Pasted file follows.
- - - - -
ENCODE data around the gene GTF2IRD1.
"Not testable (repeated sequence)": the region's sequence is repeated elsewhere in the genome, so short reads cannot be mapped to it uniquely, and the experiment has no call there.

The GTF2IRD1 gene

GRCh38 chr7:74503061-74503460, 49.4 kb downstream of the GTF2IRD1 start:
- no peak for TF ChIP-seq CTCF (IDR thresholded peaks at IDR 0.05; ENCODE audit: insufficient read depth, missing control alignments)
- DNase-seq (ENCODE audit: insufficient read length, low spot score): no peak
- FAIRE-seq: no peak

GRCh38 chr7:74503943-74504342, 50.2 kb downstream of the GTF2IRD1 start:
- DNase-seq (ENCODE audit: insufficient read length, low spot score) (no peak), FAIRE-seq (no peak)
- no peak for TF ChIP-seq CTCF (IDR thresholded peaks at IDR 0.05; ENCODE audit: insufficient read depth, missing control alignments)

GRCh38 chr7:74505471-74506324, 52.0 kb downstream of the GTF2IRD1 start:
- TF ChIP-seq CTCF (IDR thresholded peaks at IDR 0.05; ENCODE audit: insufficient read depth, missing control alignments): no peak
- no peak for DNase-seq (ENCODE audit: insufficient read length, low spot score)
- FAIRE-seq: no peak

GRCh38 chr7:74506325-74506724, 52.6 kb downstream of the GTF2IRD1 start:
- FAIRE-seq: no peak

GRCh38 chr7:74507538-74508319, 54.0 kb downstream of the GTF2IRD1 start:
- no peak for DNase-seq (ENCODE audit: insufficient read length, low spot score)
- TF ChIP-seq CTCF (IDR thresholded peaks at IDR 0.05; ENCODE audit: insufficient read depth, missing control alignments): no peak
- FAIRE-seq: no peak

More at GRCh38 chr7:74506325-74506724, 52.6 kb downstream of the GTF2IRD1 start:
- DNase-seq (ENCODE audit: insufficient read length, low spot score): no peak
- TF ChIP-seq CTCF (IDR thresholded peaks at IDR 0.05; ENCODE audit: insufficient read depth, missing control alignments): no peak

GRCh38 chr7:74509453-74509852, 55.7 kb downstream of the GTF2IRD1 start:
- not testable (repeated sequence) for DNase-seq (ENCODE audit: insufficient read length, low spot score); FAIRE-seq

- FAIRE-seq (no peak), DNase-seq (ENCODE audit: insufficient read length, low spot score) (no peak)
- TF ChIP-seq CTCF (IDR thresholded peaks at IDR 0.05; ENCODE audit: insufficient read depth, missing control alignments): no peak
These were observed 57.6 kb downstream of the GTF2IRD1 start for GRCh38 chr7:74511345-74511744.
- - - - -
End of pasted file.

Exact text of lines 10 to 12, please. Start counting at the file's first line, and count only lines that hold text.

- no peak for TF ChIP-seq CTCF (IDR thresholded peaks at IDR 0.05; ENCODE audit: insufficient read depth, missing control alignments)

GRCh38 chr7:74505471-74506324, 52.0 kb downstream of the GTF2IRD1 start:
- TF ChIP-seq CTCF (IDR thresholded peaks at IDR 0.05; ENCODE audit: insufficient read depth, missing control alignments): no peak